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Picturing a World

Poupée en Bas

La Poupée en Bas, where Jeanette and Cousin Effie meet Sonja to discuss her eviction, is completely fictional, confected from what I learned about supper clubs and various informal arrangements made by male artists for taking communal meals. It was easy to imagine that women artists might also join together to avoid having to cook or go out to restaurants. I then had the fun of inventing the arrangement with La Belle Hélène, describing the decor, and visiting the place from time to time with my characters. But, of course, there is no illustration of it. As a substitute (and a plug for a future novel), I’m borrowing from research Read More 
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Edward's Les Vosges

When I was inventing Les Vosges, a crowded, unpretentious neighborhood eating place near Les Halles, Manet’s crowded Café hovered vaguely in the back of my mind (more for its atmosphere than the exact look of the place). The beer mugs certainly fit with an Alsatian restaurant. The customers still in their outer wraps and the fogged window suggest an inelegant but popular place. The woman looks pleased, and I’d like to think it’s because the food and the beer are good. Read More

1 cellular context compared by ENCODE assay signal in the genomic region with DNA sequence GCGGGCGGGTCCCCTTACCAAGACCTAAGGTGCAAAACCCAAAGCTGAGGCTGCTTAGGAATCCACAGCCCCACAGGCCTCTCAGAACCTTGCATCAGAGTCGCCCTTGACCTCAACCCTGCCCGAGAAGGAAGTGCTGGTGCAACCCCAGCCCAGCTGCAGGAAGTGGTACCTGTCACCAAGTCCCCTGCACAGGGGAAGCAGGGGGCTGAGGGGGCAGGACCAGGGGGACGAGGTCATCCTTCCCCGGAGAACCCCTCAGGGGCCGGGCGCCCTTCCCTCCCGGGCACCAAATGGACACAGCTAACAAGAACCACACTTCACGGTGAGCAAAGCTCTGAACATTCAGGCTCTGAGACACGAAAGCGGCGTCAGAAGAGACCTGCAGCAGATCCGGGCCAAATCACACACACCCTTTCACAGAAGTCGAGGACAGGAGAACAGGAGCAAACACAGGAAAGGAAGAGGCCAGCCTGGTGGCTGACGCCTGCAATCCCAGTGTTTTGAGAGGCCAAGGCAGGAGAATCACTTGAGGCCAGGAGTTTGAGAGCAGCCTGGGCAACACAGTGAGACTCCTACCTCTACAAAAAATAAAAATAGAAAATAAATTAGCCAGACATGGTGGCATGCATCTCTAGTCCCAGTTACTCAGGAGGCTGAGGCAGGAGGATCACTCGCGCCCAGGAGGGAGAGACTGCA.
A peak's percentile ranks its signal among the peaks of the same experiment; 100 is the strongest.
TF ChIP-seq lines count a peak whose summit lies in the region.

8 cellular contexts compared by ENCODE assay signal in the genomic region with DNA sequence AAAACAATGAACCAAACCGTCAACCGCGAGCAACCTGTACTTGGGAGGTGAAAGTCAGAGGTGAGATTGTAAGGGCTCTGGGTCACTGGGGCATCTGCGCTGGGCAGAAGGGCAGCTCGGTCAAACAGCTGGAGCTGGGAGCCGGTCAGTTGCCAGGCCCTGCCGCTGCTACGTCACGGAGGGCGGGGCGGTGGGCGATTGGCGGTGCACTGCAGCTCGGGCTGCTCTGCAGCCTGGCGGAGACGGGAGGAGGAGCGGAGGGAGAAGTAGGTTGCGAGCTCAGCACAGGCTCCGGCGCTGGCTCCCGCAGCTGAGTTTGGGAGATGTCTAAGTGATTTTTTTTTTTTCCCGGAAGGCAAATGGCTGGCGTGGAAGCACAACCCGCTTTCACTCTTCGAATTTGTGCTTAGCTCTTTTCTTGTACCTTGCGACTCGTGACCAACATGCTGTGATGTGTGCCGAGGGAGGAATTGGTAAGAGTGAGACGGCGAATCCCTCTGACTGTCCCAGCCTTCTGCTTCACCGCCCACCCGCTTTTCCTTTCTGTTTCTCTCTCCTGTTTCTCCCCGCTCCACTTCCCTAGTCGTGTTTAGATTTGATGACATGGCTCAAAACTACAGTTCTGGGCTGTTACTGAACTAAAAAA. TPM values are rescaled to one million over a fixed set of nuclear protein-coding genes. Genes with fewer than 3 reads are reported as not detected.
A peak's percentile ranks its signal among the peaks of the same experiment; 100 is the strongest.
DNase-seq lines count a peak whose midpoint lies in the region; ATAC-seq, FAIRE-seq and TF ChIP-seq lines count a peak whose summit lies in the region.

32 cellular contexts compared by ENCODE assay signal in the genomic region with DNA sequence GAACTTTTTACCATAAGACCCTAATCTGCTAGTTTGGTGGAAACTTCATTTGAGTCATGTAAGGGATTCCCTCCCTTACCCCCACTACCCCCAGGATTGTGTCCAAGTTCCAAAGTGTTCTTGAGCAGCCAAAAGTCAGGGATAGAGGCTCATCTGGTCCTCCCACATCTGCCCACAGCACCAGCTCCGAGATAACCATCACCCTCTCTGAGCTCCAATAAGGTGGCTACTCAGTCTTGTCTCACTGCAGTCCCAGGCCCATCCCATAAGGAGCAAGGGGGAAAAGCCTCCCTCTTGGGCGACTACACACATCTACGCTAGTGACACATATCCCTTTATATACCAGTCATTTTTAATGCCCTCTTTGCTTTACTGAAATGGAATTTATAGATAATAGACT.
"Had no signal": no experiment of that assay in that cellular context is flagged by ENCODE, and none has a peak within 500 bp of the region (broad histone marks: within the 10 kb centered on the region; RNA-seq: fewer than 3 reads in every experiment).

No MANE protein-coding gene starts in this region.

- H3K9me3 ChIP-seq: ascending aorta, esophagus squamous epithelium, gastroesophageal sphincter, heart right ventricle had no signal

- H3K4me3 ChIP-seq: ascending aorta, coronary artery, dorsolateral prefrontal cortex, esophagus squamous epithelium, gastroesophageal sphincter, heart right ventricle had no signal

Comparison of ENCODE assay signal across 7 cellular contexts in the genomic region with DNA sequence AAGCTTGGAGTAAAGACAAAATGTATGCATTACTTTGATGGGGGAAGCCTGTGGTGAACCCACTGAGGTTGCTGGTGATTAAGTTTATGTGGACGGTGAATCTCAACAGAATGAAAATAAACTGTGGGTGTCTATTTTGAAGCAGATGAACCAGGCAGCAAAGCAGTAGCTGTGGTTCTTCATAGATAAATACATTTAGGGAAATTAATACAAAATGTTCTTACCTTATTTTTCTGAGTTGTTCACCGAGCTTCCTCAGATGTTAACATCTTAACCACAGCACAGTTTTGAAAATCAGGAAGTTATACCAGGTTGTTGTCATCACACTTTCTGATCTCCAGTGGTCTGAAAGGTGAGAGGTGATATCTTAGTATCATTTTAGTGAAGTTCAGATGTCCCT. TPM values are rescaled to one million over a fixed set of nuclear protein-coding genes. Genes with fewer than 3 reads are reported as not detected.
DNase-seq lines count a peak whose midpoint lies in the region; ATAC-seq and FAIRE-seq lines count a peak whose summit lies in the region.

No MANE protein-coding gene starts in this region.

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Les Halles

After his fencing less, Edward finds himself in the vicinity of Les Halles, the great covered food market of central Paris. Outside its steel-and-glass structure, street vendors gathered in the open air as Gilbert depicts them here and as they still gather in the tree-shaded squares of smaller towns in France on market days.

NB: an inquisitive dog on the loose in the lower right-hand corner and two more cheerfully settled behind a stand. Read More 
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Fencing Lesson

After his walk in the Tuileries Garden, Edward takes his first lesson at Pierre Artaud’s fencing studio. Edward’s ambivalent taste for the sport gave me a way to dramatize his inner conflicts about chivalry and aggression. Fencing was an important sport throughout the 19th C in France and Germany, partly because real duels (though illegal) were still fought in both countries. Fencing manuals from the period and articles in popular periodicals about both the sport and duels gave me confidence in inventing M. Artaud’s establishment.